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DAILY VOICE | Vikas Gupta of OmniScience Capital advises investors against going after bull market stars

Speculating on exiting equity markets because a crash will happen is not a strategy. Nor chase stocks due to FOMO (fear of missing out). Stick to your asset allocation and continue systematic allocation every month to equities, says Gupta.

June 25, 2021 / 08:08 AM IST

The well-known popular stocks are trading at high PE and expensive valuations. So, the opportunity there is not much. FIIs are making the mistake of going after stocks that do have strong fundamentals. These are the typical bull-market stars, and we would like to caution investors to stay away from these, says Dr. Vikas V Gupta, CEO & Chief Investment Strategist at OmniScience Capital.

Gupta has over 15 years of experience in Indian financial markets. A B.Tech from IIT Bombay and a Masters and Doctorate from an Ivy League University—Columbia University, New York, Vikas incubated the global listed equity vertical of a multi-asset class investment management firm, obtaining, perhaps, the first US SEC license for an Indian firm.

In an interview with Moneycontrol's Kshitij Anand, Gupta said that the real opportunity lies in below-the-radar stocks which are fundamentally strong, with strong balance sheets, persistent competitive advantages, large growth opportunities, and are available at super normal prices.

Edited excerpts:-

The US Fed signalled a sooner than an expected rate hike. What kind of impact you foresee on Indian markets and currency?

Close

To understand the impact we need to first understand what are the priorities of the US Fed? What the US Fed has maintained throughout that it will react to factual economic feedback based on data on growth, employment, and inflation.

Their first priority is to achieve maximum employment. The inflation target is an “average” of 2%. Since the inflation has been below 2% for quite some time, the Fed finds it acceptable to let inflation remain above 2% for some time so that the average over the full period is around 2%.

With this background, the expected rate hike could happen sooner. But, the Fed dot plot is not cast in stone. The two rate hikes by 2023 basically mean that the median of the mid-point expectations of the FOMC is now higher by 50 bps compared to previous meetings.

So a few more FOMC members now think that the midpoint of the Fed fund rate will be higher in 2023. We don’t foresee any impact in the near term for the Indian markets.

US unemployment, which is currently around 5.8% has to reach below 4% before Fed can do a rate hike. That remains quite far given that the participation rate will also increase as growth happens in the US.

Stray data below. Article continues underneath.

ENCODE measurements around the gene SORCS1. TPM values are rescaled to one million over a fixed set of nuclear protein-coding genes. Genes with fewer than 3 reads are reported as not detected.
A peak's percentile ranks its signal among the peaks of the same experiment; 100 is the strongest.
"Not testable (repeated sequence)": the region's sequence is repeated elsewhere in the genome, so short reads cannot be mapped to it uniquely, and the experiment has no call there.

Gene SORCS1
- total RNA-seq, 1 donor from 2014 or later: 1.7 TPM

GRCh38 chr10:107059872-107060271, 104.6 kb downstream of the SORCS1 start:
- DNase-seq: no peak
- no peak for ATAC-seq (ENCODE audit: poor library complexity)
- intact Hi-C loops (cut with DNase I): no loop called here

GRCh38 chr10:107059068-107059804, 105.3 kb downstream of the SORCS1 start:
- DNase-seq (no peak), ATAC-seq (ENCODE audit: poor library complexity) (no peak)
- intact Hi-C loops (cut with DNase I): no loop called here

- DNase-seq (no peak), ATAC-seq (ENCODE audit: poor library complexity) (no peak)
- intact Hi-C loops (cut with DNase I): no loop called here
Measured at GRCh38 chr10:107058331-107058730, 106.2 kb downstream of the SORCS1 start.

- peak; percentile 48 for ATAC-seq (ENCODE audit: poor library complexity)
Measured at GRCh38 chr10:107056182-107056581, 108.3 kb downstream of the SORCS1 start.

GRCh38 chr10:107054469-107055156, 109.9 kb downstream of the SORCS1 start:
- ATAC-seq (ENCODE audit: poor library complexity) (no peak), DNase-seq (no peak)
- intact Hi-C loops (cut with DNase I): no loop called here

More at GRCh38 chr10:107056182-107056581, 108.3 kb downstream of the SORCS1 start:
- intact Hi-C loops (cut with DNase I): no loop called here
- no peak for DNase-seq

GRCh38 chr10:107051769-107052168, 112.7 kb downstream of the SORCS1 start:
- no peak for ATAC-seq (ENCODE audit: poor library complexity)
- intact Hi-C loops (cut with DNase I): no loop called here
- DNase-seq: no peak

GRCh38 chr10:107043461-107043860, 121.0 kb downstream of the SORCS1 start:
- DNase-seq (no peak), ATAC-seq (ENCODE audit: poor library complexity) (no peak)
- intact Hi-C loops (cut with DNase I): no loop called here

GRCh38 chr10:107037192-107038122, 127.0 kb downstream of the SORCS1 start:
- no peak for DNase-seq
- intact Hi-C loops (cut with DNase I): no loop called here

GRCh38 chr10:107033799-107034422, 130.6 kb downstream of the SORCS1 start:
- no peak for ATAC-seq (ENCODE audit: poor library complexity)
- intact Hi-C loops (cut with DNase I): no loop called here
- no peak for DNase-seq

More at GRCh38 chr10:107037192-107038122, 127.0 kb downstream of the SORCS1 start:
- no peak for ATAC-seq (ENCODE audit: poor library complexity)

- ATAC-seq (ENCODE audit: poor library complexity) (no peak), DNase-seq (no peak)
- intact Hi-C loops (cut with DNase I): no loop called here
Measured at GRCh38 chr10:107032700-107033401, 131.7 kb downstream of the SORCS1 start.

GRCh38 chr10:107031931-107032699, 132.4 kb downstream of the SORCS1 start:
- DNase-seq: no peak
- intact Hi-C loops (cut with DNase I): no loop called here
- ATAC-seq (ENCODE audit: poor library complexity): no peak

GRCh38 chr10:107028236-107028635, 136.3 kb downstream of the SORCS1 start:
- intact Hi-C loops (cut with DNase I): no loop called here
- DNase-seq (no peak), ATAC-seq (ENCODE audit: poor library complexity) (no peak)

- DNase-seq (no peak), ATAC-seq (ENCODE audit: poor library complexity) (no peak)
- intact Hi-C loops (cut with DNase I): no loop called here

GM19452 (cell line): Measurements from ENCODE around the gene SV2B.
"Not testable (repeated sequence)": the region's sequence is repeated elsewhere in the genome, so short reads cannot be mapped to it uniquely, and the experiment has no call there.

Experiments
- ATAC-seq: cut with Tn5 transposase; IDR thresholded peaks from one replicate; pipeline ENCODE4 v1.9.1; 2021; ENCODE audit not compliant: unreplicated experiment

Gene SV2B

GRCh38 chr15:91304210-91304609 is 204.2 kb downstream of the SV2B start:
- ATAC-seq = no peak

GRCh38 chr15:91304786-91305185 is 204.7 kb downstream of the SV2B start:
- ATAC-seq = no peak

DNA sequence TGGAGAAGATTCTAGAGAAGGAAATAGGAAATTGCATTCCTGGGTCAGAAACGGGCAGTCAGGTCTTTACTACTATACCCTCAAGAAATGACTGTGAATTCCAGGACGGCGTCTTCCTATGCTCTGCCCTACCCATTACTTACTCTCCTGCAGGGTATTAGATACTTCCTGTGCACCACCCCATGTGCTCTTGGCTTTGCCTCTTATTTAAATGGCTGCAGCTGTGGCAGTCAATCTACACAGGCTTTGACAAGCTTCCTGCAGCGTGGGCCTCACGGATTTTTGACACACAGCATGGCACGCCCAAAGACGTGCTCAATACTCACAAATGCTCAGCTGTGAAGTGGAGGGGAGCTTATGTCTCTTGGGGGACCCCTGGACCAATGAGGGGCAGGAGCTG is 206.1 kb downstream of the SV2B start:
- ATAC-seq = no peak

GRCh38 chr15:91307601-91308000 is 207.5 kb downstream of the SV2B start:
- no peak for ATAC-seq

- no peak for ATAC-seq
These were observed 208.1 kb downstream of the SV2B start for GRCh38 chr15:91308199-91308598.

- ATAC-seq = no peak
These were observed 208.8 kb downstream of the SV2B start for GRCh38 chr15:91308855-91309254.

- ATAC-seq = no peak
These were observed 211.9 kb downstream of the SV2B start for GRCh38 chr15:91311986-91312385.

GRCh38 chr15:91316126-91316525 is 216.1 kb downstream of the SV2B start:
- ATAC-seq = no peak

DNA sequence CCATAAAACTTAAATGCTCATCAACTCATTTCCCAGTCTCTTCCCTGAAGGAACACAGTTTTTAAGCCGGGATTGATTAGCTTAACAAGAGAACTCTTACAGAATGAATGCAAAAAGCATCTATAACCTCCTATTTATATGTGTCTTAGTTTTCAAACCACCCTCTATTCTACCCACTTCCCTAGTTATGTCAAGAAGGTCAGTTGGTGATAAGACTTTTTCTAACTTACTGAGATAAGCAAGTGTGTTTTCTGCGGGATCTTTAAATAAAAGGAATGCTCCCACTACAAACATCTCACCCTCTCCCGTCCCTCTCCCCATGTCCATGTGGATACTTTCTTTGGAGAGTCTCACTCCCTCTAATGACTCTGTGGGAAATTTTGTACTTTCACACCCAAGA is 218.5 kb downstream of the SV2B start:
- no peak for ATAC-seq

Currently, the high inflation of some items in the US is driven by supply bottlenecks and not due to a long-term demand-supply mismatch.

The currency could face issues since it is impacted by relative interest rates between India and the US and also the Indian inflation rates.

In fact, we think that as the US economy does better, the initial impact will be more positive towards the Indian markets.

As the US demand improves, Indian exporters like IT are likely to see higher growth and acceleration in revenues and earnings.

Also, the US economy doing well has higher-order effects in terms of a positive impact across other economies with strong linkages to the US.

Do you think the Fed event will have an impact on FII flows as well?

FIIs are likely to continue having more liquidity and will continue looking for places to deploy their capital. The Fed meeting confirmed that Fed is not in a hurry to hike.

The focus remains on reducing unemployment and maintaining GDP growth. Also, the Treasury securities and MBS purchases of $120 billion per month will continue unabated.

So there is no change in the stance of the Fed. A few FOMC members have changed their midpoint expectations for 2023. That has changed the median.

This has confirmed to the financial industry that the liquidity will remain high and hence search for higher yields will continue.

The FII focus is likely to be towards undiscovered ideas. So the top, well-known, high PE stocks are likely to take a breather and search for FIIs will be places where they are under-allocated and the discount to intrinsic value is still high.

Indian market is trading at expensive valuations when we compare it with historical levels. How should investors approach the market at these levels?

The well-known, popular stocks are trading at high PE and expensive valuations. So, the opportunity there is not much, it could yield negative returns if there is mean reversion in the PE or they disappoint in terms of growth vs. expectations.

Many investors, including FIIs, are making the mistake of going after stocks that do have strong fundamentals. These are the typical bull-market stars. We would like to caution investors to stay away from these.